The failure of the uprising was to prove a personal disaster for Luxemburg and Liebknecht. Freikorps troops captured and summarily executed both of them on January 15th 1919, and Luxemburg's body was thrown into the Landwehr Canal in Berlin.

The architect, Mies van der Rohe, designed the memorial monument to Luxemburg and Liebknecht in 1926 in a stark brickwork composition of bullet ridden bricks taken from buildings damaged and destroyed during the uprising. The dominant but vulgar hammer and sickle motif fixed to the memorial symbolised not only the dictatorship of the Party over the workers and peasants but also represented the millions killed in the Soviet Union under the Bolshevik dictatorship. In its brutality the monument was a fitting symbol to Luxemburg’s dictum “socialism or barbarism” which she had used in the Junius pamphlet to describe the crossroads at which capitalism had arrived in 1915. The monument also symbolises for socialists the futility of the political mass strike made up of non-socialist workers and her misjudgement in taking part in violent direct action against the government and the armed forces of the state.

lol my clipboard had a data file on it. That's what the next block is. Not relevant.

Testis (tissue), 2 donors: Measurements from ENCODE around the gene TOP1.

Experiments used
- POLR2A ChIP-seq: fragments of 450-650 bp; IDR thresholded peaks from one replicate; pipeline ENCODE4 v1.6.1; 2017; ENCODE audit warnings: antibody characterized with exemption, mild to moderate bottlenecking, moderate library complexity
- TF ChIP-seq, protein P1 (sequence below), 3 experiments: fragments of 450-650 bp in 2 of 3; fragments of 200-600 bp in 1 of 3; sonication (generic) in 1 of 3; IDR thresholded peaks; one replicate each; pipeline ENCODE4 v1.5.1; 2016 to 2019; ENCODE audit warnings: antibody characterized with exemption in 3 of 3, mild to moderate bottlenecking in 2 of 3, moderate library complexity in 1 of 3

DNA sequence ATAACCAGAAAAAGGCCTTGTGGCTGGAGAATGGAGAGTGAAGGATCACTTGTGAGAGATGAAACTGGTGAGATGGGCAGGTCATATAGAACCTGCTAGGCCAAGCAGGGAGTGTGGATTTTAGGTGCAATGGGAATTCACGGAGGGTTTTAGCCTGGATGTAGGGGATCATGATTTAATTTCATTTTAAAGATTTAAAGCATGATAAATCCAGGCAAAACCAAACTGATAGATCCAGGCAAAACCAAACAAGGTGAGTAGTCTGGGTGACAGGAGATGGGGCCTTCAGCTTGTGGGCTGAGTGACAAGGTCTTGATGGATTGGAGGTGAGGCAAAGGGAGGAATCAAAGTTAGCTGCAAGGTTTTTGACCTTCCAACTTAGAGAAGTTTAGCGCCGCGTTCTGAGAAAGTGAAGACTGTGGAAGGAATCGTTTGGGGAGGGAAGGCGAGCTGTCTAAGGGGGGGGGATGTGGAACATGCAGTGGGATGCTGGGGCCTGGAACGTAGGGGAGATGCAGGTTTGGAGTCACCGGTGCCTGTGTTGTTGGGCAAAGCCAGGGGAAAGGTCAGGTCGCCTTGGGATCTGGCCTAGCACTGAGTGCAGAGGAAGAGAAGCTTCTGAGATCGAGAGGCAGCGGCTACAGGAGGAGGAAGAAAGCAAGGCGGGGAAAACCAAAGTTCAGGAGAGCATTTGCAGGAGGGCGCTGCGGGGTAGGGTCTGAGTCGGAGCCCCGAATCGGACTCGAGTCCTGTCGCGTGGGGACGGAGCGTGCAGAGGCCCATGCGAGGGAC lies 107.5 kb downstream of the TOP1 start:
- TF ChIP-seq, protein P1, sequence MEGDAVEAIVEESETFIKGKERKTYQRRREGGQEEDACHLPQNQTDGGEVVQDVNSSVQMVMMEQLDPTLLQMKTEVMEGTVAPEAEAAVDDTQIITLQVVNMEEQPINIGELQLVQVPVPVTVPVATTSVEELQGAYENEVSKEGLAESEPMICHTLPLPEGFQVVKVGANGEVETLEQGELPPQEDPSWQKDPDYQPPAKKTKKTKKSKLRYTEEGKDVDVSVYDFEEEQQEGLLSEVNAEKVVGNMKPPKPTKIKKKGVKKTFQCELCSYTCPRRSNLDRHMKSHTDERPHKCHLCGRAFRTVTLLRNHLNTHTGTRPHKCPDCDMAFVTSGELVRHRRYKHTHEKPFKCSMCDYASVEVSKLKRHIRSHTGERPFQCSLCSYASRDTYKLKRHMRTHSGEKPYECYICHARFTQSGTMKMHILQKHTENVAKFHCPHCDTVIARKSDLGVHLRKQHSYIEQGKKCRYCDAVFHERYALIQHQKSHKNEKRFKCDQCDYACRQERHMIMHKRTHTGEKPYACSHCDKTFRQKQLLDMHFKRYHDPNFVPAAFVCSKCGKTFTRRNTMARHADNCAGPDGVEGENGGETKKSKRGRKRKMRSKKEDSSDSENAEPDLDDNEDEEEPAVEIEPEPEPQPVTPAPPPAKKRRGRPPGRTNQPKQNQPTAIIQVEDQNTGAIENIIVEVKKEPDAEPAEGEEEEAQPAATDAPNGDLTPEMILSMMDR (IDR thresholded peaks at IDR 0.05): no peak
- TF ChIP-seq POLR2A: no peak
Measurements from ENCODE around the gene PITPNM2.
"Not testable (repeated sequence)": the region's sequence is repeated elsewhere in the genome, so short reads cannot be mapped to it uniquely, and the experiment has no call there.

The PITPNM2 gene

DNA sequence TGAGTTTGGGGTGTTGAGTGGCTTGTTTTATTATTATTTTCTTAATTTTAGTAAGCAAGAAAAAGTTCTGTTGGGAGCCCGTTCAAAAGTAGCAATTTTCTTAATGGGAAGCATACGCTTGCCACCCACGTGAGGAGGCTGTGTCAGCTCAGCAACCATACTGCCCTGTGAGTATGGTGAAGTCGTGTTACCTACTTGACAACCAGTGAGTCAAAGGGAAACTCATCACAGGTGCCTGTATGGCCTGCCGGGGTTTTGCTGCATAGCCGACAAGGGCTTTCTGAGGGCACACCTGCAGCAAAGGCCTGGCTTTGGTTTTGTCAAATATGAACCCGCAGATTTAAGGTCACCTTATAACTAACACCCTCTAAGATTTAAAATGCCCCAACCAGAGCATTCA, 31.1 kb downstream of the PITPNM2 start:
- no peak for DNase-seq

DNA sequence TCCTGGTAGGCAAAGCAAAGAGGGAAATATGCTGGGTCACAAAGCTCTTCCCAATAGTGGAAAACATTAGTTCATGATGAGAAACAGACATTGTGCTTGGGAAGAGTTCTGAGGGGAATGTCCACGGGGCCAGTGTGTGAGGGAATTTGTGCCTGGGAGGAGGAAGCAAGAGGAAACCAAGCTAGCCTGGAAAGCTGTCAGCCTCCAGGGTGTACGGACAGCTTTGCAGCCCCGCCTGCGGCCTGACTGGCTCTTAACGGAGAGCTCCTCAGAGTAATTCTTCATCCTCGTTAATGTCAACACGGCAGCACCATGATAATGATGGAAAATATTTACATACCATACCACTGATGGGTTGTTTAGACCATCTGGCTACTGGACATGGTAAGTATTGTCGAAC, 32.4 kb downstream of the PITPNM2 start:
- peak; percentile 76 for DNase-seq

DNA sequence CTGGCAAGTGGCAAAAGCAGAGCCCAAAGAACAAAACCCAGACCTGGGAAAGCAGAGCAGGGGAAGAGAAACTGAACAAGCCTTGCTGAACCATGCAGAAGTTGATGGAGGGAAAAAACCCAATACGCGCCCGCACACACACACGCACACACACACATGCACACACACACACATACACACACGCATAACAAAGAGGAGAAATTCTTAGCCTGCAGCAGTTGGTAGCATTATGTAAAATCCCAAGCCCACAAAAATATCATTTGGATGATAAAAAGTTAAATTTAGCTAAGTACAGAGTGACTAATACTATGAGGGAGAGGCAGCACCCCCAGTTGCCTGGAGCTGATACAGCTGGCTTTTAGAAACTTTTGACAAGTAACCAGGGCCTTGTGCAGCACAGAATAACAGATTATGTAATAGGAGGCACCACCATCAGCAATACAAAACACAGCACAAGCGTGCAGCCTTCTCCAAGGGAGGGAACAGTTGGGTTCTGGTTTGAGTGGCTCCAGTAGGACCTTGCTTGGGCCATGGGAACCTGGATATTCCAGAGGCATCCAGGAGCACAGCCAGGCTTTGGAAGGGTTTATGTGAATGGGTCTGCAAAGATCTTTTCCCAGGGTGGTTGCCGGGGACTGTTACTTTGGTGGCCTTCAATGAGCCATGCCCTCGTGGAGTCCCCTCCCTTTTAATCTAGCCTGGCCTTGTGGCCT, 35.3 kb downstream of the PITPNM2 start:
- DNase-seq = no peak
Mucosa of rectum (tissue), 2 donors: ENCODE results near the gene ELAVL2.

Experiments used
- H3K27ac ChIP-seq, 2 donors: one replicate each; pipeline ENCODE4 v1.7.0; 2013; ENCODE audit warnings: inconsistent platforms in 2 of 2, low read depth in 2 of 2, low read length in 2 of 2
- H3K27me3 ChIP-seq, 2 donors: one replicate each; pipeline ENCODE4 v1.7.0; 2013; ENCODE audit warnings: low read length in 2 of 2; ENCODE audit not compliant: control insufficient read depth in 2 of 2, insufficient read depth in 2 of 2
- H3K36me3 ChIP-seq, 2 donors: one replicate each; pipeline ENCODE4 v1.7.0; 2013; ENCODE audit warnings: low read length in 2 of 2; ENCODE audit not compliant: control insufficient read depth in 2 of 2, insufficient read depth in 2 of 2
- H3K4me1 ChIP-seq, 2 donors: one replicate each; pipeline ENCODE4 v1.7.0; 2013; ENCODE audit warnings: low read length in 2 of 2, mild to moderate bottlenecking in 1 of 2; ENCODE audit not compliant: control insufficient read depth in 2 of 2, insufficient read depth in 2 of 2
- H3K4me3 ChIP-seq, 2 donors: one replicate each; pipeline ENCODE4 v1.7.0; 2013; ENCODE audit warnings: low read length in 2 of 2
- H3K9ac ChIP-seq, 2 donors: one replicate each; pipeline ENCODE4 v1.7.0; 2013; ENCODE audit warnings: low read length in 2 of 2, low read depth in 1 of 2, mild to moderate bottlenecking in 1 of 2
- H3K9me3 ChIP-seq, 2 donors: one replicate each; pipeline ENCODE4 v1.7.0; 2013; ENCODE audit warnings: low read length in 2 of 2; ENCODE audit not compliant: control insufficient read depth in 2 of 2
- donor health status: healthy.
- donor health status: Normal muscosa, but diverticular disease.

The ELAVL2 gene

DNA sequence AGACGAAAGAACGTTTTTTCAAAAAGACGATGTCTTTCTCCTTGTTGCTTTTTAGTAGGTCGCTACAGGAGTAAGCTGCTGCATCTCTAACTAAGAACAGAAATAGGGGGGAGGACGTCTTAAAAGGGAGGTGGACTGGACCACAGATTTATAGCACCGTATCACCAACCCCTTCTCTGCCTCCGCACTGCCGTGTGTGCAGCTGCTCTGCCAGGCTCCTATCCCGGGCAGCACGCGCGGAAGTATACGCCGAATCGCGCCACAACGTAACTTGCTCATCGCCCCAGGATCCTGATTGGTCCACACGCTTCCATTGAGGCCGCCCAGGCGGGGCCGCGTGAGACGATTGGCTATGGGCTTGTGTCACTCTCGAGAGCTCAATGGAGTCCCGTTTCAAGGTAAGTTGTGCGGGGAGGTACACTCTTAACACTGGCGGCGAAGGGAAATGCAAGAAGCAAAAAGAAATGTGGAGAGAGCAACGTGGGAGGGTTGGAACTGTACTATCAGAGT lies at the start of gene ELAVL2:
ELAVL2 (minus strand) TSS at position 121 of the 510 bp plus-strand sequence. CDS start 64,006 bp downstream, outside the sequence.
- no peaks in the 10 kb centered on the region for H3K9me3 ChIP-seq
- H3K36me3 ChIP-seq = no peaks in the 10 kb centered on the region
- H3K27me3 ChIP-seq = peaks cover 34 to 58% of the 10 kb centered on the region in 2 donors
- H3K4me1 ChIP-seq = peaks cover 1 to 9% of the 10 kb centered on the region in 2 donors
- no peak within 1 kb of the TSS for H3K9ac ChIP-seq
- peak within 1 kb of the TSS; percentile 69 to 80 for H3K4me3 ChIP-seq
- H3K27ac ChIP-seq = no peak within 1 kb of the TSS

Socialists are in full agreement with Rosa Luxemburg’s rejection of Lenin’s method of centralised organisation and acknowledge her principled opposition to capitalism’s wars; however socialists are opposed to her theory of mass strikes, still in vogue with Trotskyists, today. The use of mass strikes to establish socialism is at odds with the socialist position of a socialist majority using the revolutionary use of Parliament in order to secure the machinery of government, including the armed forces, before socialism can be established. The Socialist Party of Great Britain, in its correspondence with supporters of violent direct action in the letter pages of the SOCIALIST STANDARD in the 1920s and 1930s forcibly made the political point about workers taking on the armed forces of the state in mass strikes and street battles quite clear: that is, complete opposition. This opposition was based upon socialist principles and recognition of the facts of history.